Best known today as the betrayed manager of the infamous Black Sox, Gleason was a star player of the 1890s. He began as a pitcher with the Phillies. After two losing seasons, he blossomed with a 38-17 mark in 1890 when desertions to the Players’ League stripped the Phillies of their regular starters. He never approached that level again, although he twice more topped 20 wins. When the distance from the mound to the plate was increased in 1894, he lost his effectiveness.
A timely hitter and heady player, Gleason switched to second base, helping the Orioles win a pennant in 1895. He was traded the next year to the Giants, where he was named team captain. According to some reports, he was the first to order an intentional base on balls as a way to bypass a strong hitter. In 1897 he had his best offensive year, hitting .319 with 106 RBI. He jumped to the AL in 1901, then returned to the Phillies in 1903 for four more years as the regular second baseman. He stole 328 career bases.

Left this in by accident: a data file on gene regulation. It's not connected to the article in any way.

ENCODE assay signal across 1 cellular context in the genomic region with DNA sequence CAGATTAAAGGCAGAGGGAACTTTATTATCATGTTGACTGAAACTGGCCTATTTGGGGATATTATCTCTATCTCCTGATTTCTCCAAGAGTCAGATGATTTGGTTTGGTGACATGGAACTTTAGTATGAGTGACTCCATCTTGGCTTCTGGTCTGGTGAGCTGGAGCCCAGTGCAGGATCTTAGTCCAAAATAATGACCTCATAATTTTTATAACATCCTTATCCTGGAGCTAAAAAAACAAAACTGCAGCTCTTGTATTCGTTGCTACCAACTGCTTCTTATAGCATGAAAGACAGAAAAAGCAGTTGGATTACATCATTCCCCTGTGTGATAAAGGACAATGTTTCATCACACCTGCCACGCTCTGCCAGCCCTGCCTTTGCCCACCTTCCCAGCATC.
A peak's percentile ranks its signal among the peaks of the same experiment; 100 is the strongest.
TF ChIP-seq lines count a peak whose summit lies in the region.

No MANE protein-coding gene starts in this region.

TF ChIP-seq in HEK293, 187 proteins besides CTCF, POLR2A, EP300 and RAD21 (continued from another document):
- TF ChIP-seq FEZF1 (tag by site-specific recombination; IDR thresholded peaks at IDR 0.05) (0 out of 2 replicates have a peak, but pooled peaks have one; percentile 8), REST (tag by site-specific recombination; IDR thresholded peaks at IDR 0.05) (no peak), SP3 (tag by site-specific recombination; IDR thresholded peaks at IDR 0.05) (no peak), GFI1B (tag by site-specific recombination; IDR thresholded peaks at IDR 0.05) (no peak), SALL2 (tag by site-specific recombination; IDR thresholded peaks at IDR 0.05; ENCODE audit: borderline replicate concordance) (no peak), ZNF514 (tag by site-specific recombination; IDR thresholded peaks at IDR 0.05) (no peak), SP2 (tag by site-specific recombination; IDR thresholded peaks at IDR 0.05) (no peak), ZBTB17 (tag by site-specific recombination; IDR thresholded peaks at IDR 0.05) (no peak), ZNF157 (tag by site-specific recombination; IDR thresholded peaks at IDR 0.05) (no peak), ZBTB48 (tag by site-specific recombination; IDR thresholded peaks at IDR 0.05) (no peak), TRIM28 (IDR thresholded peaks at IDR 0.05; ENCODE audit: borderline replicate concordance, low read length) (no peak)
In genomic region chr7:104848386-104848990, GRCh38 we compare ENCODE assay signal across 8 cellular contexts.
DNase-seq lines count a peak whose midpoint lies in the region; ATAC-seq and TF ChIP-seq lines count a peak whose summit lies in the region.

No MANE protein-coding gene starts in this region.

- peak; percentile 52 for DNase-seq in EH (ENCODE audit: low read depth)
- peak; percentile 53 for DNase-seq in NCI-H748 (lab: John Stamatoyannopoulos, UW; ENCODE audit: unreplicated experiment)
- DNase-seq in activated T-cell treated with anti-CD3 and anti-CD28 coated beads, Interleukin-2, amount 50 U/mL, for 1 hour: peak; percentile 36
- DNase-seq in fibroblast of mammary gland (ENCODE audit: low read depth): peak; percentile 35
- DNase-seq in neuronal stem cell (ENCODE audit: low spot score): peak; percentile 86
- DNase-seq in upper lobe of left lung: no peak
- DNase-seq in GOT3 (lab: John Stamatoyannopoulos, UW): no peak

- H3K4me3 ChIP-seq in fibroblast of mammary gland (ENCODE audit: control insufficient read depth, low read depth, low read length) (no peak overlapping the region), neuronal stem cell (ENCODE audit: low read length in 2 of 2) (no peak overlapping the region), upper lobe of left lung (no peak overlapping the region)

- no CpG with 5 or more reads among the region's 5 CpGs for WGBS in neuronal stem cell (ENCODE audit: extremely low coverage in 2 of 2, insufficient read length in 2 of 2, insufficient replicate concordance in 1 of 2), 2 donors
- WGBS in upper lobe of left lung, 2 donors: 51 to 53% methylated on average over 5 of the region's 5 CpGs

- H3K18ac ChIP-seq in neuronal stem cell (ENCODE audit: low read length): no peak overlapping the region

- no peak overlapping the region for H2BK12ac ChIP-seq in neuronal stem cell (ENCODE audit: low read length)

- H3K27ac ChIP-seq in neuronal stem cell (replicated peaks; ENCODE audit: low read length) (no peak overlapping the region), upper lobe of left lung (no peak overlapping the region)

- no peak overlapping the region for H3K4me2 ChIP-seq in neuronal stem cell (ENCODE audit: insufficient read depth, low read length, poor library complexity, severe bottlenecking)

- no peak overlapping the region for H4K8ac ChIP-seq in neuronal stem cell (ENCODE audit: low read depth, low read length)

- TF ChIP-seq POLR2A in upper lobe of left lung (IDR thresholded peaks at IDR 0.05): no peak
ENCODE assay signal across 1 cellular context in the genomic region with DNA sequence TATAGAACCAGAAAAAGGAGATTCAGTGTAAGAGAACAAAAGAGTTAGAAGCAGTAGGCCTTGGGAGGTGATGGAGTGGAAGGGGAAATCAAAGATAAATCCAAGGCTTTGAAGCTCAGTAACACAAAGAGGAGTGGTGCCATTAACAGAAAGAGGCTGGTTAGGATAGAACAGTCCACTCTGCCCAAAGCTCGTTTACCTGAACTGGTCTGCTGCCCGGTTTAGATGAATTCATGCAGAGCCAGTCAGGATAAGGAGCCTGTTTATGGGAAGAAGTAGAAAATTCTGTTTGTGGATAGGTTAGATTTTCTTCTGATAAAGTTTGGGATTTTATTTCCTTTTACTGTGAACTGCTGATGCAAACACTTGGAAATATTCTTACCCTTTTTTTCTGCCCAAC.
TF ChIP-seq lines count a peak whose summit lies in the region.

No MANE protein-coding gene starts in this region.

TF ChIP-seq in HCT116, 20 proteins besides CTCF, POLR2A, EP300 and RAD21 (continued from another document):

After retiring as a player, he served first as a coach, then as the manager of the White Sox. Nicknamed Kid in part because he was 5’7″ but mostly for his enthusiasm, his heart was broken by his players’ sellout of the 1919 WS. He continued as manager of the crippled team through 1923, then became a coach for Connie Mack in Philadelphia.